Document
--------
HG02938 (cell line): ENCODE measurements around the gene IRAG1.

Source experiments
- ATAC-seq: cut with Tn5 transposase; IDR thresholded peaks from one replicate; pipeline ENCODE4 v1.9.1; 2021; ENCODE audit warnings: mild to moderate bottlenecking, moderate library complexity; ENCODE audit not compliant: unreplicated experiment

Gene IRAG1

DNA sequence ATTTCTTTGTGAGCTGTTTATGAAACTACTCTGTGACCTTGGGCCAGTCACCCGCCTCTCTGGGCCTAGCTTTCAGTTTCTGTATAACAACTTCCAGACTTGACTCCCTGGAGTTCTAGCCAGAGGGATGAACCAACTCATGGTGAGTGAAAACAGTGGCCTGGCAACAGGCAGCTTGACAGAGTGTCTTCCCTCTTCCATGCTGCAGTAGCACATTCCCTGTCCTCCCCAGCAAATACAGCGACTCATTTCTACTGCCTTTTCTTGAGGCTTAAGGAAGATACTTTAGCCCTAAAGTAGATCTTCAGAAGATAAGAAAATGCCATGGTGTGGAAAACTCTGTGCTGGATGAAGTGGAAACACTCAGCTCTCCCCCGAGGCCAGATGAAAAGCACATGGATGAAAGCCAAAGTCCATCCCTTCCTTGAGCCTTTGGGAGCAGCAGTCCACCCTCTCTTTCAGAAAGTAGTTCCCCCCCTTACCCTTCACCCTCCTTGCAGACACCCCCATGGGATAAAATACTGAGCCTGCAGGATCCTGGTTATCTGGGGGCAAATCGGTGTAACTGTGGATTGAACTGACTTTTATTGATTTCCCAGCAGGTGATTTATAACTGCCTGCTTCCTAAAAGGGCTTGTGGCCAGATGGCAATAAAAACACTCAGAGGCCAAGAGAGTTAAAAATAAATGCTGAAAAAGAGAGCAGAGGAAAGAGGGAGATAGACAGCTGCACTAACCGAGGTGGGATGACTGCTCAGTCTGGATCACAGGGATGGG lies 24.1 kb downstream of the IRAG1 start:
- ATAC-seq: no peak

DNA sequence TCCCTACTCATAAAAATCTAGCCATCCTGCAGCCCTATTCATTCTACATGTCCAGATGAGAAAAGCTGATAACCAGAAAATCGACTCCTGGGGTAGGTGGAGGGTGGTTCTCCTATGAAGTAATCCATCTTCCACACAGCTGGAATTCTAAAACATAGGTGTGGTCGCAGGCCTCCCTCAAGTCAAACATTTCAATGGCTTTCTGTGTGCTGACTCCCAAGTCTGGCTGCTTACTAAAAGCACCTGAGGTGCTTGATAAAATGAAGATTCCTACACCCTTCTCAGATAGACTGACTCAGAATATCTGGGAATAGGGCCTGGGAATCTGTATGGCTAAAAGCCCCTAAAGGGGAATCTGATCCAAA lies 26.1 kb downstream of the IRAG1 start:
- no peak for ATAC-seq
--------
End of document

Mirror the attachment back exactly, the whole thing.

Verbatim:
HG02938 (cell line): ENCODE measurements around the gene IRAG1.

Source experiments
- ATAC-seq: cut with Tn5 transposase; IDR thresholded peaks from one replicate; pipeline ENCODE4 v1.9.1; 2021; ENCODE audit warnings: mild to moderate bottlenecking, moderate library complexity; ENCODE audit not compliant: unreplicated experiment

Gene IRAG1

DNA sequence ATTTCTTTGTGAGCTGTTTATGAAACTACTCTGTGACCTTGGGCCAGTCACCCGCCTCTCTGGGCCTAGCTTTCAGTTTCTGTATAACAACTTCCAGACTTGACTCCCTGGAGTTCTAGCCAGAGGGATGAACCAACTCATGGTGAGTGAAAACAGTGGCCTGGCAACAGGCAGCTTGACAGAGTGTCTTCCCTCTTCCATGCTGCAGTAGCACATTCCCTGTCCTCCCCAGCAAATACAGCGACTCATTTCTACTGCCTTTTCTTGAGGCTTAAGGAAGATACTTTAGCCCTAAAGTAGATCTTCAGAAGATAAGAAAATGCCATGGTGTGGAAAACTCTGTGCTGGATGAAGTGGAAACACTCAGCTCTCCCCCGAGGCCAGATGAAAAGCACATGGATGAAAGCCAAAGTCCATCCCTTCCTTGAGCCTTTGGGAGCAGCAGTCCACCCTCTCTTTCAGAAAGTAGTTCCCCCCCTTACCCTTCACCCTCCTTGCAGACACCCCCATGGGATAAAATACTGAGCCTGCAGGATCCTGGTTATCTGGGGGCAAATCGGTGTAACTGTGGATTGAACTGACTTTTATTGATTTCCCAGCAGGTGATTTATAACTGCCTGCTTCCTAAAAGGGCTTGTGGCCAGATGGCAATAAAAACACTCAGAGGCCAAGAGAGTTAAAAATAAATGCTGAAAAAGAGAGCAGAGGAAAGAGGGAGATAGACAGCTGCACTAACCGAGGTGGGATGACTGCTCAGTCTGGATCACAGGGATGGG lies 24.1 kb downstream of the IRAG1 start:
- ATAC-seq: no peak

DNA sequence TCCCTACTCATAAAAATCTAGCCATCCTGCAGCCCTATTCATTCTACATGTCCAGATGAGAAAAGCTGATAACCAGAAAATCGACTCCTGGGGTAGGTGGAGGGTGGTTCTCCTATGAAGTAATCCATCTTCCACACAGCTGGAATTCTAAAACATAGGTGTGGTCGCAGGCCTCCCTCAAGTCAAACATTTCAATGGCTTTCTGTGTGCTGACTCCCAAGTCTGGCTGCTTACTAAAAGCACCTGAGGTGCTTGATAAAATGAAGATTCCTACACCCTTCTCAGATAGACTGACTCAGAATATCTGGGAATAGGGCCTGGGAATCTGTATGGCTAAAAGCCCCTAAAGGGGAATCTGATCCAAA lies 26.1 kb downstream of the IRAG1 start:
- no peak for ATAC-seq